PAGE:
By Shahmahmood Miakhel
Afghans are confronting multiple crises nowadays. The ruling Taliban militant group does not have national or international legitimacy, and Afghans are facing enormous challenges internally due to the authoritarian rule of the Taliban. Half of Afghanistan’s population, women, are deprived of their basic rights of education, work, and freedom. The recent earthquake in western Herat province killed over 3,000 people and displaced over 30,000. Afghanistan is facing acute drought and poverty. At the same time, Pakistan is trying to exploit Afghanistan’s Achilles heel. Against international laws and refugee conventions, it wants to deport 1.2 million Afghans by force.
Unfortunately, via their proxy groups, the Taliban, Afghanistan’s neighbors are attempting to take advantage of this vacuum by destroying and stealing the country’s natural resources, including its mines, forests, historical artifacts, and military hardware.
Human rights are being flagrantly violated, as seen by recent videos and documents making the rounds on social media and the accounts I receive from the Afghan people on the ground. Furthermore, in the past few decades, none of Afghanistan’s neighbors—Pakistan nor Iran—has treated Afghans humanely. In addition to dehumanizing, abusing, and imprisoning Afghan women, children, and the elderly, they have also begun looting and seizing their assets.
In light of all international norms, some international humanitarian organizations and the UN demand that Pakistan cease its mistreatment of Afghan refugees. However, despite its claims to be a kind neighbor, Pakistan violently imprisons, steals from, tortures, and forces Afghans to return to their homeland. The Taliban have chosen to remain silent within Afghanistan in response to their heinous deeds, and they frequently give the impression that they are working with the two nations to persecute the Afghan people.
An apparent and outstanding example is the Taliban consul in Peshawar publicly declaring at the Center for Regional Studies in Peshawar that they love Pakistan and never denounce Pakistan’s activities against Afghans. In a later televised appearance, he added, saying he has no problem with Pakistan’s treatment of refugees.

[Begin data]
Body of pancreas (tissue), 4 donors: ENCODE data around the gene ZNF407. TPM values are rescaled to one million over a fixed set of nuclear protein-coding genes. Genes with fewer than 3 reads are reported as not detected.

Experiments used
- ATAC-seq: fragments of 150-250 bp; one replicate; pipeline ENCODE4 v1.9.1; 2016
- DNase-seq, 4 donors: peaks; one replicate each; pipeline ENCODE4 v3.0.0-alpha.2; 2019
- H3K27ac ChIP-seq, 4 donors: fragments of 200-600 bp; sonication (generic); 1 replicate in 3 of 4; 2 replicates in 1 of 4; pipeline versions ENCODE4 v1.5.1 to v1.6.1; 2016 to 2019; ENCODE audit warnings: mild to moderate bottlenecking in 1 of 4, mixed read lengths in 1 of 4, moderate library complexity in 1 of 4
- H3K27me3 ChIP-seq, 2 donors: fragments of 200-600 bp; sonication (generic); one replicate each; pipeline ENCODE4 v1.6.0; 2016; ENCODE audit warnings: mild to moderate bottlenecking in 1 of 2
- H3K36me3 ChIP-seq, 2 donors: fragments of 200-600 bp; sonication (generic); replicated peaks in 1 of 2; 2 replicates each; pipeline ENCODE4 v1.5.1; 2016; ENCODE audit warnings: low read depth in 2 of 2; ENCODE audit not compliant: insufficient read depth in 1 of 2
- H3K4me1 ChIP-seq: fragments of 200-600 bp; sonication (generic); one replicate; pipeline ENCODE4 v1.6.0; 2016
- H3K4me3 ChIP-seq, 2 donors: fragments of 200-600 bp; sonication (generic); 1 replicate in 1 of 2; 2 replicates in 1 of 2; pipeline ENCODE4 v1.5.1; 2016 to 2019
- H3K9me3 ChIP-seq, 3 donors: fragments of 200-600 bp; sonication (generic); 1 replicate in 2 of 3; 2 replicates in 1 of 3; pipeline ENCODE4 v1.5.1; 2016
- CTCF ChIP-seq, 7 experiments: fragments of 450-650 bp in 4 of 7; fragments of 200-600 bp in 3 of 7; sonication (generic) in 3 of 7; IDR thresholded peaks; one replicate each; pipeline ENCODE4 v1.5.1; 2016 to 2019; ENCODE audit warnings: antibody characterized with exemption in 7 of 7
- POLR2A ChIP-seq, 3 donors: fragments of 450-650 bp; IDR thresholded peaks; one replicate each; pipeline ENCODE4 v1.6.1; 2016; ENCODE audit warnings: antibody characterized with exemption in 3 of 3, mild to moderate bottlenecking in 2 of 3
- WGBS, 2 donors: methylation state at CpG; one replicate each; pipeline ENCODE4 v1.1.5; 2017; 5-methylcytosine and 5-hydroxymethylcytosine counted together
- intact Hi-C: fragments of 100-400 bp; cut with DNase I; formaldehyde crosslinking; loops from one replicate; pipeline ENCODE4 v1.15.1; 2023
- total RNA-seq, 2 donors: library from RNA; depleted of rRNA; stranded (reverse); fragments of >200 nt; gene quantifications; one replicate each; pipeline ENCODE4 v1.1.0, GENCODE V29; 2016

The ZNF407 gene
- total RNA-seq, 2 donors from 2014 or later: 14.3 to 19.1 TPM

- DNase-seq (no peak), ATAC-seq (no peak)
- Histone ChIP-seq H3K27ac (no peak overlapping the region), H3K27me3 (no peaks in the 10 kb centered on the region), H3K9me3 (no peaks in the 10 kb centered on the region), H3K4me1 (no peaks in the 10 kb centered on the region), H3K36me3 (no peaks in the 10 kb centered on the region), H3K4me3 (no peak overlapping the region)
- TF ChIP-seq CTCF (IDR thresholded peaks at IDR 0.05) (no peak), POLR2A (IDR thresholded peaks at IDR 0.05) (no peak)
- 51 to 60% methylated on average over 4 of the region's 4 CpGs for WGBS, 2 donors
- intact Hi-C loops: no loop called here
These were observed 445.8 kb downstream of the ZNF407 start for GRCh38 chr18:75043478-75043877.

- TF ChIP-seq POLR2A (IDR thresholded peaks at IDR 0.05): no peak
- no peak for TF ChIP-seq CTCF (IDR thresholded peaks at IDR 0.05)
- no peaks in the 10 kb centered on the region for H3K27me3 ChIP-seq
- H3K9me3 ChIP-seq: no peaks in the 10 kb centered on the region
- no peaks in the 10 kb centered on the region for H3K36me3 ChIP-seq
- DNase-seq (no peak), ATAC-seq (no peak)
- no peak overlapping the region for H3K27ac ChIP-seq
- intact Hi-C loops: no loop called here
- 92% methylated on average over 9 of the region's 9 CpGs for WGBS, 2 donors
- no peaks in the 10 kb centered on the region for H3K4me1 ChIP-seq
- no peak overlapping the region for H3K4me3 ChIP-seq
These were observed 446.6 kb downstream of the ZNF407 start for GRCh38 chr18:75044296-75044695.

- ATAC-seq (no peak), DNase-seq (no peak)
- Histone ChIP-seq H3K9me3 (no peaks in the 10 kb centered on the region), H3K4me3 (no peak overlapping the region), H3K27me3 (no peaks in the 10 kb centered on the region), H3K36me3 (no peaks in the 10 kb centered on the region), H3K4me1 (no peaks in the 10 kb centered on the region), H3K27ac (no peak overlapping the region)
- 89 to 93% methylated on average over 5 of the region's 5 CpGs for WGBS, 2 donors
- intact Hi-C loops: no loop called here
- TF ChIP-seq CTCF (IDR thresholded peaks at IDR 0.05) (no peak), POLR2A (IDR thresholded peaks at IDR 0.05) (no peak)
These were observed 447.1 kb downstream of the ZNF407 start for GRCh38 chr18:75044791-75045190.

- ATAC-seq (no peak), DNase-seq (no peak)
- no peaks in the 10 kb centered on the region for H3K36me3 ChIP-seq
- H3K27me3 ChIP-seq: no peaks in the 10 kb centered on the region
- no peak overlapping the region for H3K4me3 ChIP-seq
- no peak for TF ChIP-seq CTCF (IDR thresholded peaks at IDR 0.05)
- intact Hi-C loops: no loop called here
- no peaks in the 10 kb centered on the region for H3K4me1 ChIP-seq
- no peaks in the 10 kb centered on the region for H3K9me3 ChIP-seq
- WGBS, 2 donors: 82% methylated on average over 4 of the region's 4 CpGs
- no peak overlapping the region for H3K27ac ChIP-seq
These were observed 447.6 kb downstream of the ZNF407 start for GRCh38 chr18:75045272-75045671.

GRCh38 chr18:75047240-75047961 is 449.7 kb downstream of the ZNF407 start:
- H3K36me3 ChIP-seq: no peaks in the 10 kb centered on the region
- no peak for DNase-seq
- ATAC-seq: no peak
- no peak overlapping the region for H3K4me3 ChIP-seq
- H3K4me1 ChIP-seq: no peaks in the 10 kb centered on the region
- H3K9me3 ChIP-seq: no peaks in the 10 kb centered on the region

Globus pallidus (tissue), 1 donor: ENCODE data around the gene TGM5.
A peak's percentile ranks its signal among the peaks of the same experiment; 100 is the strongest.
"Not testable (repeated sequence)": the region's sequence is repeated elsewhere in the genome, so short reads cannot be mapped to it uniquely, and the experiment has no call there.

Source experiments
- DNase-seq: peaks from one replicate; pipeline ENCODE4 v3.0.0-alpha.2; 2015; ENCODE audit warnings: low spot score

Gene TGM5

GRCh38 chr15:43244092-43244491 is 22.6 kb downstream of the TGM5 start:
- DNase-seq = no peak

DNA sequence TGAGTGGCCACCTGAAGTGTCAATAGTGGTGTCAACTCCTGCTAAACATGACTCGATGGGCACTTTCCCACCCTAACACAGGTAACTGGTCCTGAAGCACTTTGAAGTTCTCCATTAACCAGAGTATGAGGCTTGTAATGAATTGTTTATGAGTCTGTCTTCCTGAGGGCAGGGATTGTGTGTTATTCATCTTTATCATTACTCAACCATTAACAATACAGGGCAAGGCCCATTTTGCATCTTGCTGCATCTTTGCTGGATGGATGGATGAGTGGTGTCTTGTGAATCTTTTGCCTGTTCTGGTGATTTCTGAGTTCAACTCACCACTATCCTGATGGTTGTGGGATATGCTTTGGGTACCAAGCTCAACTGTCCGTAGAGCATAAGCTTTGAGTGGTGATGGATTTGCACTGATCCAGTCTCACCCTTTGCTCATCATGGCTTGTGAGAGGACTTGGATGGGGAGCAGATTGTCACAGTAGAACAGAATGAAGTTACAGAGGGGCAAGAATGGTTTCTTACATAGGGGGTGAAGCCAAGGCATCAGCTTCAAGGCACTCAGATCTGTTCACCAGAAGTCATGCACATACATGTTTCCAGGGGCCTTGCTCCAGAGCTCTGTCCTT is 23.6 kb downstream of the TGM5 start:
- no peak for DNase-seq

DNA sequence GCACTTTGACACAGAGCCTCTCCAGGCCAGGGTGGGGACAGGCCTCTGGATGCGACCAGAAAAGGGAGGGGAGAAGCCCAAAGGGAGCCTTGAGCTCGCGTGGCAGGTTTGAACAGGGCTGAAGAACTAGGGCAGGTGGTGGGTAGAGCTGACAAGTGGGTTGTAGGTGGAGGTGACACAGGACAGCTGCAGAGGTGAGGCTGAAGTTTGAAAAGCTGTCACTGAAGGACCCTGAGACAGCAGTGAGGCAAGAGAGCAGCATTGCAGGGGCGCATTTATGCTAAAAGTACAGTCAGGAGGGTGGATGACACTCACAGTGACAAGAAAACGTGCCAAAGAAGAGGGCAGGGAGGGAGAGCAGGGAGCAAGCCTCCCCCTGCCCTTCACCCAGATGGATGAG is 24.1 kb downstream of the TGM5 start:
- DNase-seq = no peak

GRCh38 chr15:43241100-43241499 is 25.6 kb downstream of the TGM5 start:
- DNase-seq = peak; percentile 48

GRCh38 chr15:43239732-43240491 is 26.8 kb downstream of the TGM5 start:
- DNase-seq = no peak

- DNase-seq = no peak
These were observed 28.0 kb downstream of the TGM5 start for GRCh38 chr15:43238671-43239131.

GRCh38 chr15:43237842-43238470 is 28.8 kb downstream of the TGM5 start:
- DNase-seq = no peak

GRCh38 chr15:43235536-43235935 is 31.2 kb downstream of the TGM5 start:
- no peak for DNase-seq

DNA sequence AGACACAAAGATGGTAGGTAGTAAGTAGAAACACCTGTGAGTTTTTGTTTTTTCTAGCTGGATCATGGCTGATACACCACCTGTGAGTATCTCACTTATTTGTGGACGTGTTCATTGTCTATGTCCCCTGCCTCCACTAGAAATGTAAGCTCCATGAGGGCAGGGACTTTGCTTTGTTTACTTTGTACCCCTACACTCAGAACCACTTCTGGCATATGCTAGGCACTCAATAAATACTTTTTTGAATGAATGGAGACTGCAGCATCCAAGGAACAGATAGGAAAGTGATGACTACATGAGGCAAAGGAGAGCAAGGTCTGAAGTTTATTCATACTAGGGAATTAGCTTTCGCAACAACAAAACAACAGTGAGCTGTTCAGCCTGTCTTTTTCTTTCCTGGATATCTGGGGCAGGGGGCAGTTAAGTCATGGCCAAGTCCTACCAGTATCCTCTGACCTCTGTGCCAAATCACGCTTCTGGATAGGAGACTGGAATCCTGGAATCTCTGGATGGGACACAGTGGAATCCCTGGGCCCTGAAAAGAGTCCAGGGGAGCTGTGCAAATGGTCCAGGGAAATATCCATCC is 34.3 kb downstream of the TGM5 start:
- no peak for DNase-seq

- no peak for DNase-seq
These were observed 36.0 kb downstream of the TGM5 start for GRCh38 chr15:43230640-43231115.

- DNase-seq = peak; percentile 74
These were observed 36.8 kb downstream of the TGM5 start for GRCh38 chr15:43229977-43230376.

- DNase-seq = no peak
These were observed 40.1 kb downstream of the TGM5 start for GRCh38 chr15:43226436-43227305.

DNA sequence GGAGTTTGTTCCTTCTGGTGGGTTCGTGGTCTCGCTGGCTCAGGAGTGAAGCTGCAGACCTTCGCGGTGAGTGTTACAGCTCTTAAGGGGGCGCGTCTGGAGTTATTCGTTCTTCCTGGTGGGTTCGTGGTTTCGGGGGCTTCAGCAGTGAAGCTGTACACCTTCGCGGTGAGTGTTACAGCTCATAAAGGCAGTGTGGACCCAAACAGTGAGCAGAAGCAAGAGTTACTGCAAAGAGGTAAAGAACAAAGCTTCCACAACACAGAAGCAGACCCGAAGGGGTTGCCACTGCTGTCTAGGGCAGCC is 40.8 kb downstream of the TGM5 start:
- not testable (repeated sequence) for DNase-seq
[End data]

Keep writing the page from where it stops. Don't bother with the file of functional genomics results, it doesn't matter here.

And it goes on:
Because there is currently no clear and coordinated movement outside of Afghanistan and an unlawful armed group ruling inside the country, Afghans are unable to protect their rights. However, Afghans living overseas are likewise not disciplined or reliable enough to stand up for themselves internationally. Consequently, it makes sense that Afghanistan and Afghans would not be able to adequately protect their rights on the international scene in the absence of a legitimate and lawful administration.
If we remain mute in the face of this enormous tragedy, it will be an indication of a dead nation. Silence and apathy are signs of dead people. For this reason, it is essential that Afghans living in the diaspora band together and use mass and social media to denounce the mistreatment of their fellow countrymen and countrywomen in Iran and Pakistan. They should also strongly denounce Pakistan’s recent actions, as well as its tyranny, violations, and looting of money and property.
The people of Afghanistan and Pakistan had generally friendly relations, despite recent decades having seen difficulties between their governments. While Afghans carried on with their regular lives and jobs in Pakistan, tens of thousands of Pakistanis were employed in Afghanistan. There were no problems with the general public. Since such actions will sour relations between the people of both countries, Pakistan’s civic associations, political parties, and powerful national figures should speak out against the decisions made by the country’s establishment, denounce it, and, if at all possible, oppose the caretaker government that is backed by the Pakistani military.
Additionally, it is crucial that Pashtuns and Baloch residing on both sides of the fictitious Durand Line take a stand against Pakistan to protect their fellow Afghans who live on the other side of the line, which is not recognized by any Afghan government yet.
Nations face difficult times. We shall overcome our shared struggles and setbacks as a cohesive unit. There is no denying that history observes and documents everything and that Afghans are currently unable to effectively protect their rights due to a number of domestic and international issues. However, Afghans will undoubtedly rise up again to stand up for their rights and demand an investigation into the crimes committed by Iran and Pakistan against Afghan refugees.
Shahmahmood Miakhel is the former Governor of Nangarhar Province, currently leading Pro-Democratic Movement of Afghanistan (PDMA) (جمهوري غوښتونکو خوځښت).
Note: The contents of the article are of sole responsibility of the author. Afghan Diaspora Network will not be responsible for any inaccurate or incorrect statement in the articles.